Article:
e-Journal Summary

e-Journal Number : 54665
Opinion Date : 05/23/2013
e-Journal Date : 06/04/2013
Court : Michigan Court of Appeals
Case Name : Bloch v. French
Practice Area(s) : Personal Protection Orders
Judge(s) : Per Cuiam – Ronayne Krause, Gleicher, and Boonstra
Full Text Opinion
Issues:

Whether the facts found by the trial court were sufficient to justify continuation of the PPO; MCL 600.2950a(1); "Stalking"; MCL 750.411h(1)(d); MCL 750.411i(1)(e); "Willful"; Jennings v. Southwood; MCL 750.411i(1)(f); "Course of conduct"; MCL 750.411h(1)(a); "Harassment"; MCL 750.411h(1)(c); "Unconsented contact"; MCL 750.411h(1)(e); People v. White; Review; Pickering v. Pickering; Sweebe v. Sweebe; Hill v. City of Warren; Hayford v. Hayford

Summary

The court held that under the circumstances, the trial court incorrectly interpreted and applied MCL 600.2950a, as the evidence did not support that respondent-French had repeatedly harassed petitioner-Bloch. Thus, the trial court erroneously continued the PPO, and the court reversed. Once in an attorney-client relationship, French and Bloch now "detest" each other. "During an unplanned, 'chance' encounter at the courthouse, both behaved childishly and churlishly, tossing profane insults back and forth. The next day, French drove by Bloch's home and made a threatening gesture." Bloch applied for an ex parte PPO. The trial court issued the PPO and refused to terminate it after a hearing. "At the hearing, Bloch admitted that he deliberately sat down next to French after French initiated the courthouse name-calling, and intentionally engaged in mutual verbal combat. A PPO may issue when the petitioner demonstrates a pattern of unconsented, uninvited contact. As Bloch consented to and willingly joined in the slur-fest, this event does not qualify as unconsented contact." French argued that as a matter of law, the facts found by the trial court were insufficient to justify continuation of the PPO. Because he "neither planned nor intended the parties' initial encounter in the courthouse and (by his own admission) Bloch willingly engaged in the hostile repartee," the trial court incorrectly considered this event as one of the two predicate stalking or aggravated stalking episodes necessary for continuing the PPO. "French's reaction to Bloch's final insult - balling up his fists and threatening to knock Bloch's teeth 'through the back of [Bloch's] throat' indisputably would cause a reasonable person to feel frightened, as would the pointing of the mock-pistol. But to satisfy the statutory requirements, a PPO may issue only upon a showing of 'a willful course of conduct involving repeated or continuing harassment of another individual.'" The court considered whether French's actions at the courthouse and later constituted a "willful course of conduct" and "harassment" as those terms are defined in the statute. The facts as Bloch described them established "a mutually undertaken pattern of consented contact. By displaying his middle finger when he encountered French on the street, Bloch exhibited his willingness to engage in petty behavior." He voluntarily continued the conflict "by sitting down next to French at the courthouse and lighting French's fuse with the rape-charge reference. This conduct is utterly inconsistent with that of an unwilling victim. Bloch not only acquiesced to contact with French; his question invited a response." While the court did not condone French's conditional threat, "it was not made to an unconsenting victim."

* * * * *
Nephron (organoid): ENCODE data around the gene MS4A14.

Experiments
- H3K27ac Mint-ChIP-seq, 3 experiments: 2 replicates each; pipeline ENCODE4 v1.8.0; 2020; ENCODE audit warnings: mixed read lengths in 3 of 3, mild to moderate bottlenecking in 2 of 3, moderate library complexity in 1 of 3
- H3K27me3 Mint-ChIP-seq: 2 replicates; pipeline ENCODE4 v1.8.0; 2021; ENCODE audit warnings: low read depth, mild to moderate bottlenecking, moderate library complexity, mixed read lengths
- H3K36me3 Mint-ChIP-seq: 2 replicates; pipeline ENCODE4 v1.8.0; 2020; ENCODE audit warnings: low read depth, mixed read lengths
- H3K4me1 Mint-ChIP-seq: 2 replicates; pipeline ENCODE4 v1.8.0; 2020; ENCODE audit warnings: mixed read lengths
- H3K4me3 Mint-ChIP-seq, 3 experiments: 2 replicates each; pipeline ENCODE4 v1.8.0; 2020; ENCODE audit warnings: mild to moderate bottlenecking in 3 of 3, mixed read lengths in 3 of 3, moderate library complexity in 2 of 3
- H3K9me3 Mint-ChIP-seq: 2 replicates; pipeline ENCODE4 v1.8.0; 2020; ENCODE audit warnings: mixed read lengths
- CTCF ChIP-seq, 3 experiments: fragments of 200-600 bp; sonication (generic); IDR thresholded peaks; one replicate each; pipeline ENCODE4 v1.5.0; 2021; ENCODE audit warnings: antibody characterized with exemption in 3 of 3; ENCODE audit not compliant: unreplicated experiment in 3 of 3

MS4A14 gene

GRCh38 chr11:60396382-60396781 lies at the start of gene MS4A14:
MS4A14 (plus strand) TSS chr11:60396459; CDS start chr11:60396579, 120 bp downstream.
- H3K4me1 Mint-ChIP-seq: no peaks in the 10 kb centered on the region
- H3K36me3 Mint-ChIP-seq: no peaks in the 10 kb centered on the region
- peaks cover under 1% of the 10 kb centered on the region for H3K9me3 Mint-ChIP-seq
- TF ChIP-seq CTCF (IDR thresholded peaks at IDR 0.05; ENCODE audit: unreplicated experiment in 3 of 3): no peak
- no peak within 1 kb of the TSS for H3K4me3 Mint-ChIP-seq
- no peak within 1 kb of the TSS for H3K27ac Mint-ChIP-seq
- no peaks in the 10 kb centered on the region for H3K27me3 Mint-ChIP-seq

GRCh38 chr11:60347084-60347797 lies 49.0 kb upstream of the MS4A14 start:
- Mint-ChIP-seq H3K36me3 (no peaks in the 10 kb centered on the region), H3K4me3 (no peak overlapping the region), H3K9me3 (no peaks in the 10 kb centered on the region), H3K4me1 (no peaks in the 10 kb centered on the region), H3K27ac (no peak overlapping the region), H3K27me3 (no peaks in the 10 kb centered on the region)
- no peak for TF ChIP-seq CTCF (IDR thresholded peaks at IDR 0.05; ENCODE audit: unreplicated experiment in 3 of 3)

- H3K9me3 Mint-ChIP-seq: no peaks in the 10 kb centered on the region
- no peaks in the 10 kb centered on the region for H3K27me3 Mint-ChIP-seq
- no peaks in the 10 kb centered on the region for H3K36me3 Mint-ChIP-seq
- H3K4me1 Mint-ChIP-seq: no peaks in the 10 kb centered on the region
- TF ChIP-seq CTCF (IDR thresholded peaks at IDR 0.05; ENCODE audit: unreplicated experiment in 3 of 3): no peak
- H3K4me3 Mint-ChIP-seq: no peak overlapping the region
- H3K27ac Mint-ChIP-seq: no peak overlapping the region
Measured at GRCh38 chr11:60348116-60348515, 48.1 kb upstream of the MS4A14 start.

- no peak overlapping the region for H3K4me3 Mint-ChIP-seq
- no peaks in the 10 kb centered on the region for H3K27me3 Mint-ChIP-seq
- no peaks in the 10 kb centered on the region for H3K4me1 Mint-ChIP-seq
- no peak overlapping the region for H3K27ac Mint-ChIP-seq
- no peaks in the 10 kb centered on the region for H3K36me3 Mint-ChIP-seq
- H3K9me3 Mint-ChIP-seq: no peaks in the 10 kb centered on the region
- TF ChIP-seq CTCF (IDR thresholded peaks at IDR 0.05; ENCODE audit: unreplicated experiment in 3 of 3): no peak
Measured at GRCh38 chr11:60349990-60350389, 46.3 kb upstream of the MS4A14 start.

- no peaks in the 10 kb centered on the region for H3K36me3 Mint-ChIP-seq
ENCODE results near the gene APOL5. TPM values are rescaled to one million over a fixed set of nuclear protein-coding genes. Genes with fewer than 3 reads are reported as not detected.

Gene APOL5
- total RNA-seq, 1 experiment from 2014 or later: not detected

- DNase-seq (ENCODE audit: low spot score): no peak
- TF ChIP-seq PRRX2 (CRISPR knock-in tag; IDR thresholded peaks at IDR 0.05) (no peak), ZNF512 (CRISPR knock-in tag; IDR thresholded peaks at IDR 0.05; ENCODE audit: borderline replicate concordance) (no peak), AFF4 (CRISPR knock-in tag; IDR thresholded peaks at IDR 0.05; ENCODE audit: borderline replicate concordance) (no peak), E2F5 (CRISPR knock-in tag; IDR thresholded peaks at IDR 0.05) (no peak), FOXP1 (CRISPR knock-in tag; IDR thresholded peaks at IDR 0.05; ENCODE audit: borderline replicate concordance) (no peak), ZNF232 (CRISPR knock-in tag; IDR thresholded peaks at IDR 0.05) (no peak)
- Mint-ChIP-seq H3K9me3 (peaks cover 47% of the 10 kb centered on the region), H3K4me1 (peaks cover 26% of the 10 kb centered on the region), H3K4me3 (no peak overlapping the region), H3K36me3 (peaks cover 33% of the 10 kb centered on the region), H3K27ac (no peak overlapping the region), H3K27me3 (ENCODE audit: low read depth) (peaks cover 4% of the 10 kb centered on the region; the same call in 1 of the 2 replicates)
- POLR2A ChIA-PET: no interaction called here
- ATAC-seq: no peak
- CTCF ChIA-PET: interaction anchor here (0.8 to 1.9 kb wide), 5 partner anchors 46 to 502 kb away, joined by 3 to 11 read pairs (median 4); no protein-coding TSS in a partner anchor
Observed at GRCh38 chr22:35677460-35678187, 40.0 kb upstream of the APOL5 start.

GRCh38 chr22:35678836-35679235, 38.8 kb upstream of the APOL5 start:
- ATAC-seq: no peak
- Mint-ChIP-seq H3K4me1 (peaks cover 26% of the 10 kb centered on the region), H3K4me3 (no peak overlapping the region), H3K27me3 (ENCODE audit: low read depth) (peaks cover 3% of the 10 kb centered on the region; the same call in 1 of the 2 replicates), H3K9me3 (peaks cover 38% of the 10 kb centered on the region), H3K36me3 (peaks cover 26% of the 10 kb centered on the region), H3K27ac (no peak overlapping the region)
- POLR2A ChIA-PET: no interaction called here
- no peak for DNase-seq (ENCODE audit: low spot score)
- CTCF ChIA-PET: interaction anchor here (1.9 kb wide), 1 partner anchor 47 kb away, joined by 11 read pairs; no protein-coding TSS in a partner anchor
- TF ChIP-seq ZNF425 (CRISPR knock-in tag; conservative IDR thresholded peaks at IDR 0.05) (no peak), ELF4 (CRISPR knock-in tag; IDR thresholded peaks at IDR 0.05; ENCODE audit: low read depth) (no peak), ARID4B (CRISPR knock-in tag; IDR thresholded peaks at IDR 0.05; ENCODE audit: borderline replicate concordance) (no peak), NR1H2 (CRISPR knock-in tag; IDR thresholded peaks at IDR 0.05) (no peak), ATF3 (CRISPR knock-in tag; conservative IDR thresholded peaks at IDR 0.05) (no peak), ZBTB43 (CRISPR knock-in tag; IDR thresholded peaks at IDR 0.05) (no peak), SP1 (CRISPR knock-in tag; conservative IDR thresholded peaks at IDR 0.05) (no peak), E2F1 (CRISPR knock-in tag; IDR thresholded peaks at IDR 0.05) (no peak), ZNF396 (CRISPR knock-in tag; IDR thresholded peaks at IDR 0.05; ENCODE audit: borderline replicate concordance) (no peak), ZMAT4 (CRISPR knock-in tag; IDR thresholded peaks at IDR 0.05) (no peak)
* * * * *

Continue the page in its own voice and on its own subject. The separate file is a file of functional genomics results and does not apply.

Full Text Opinion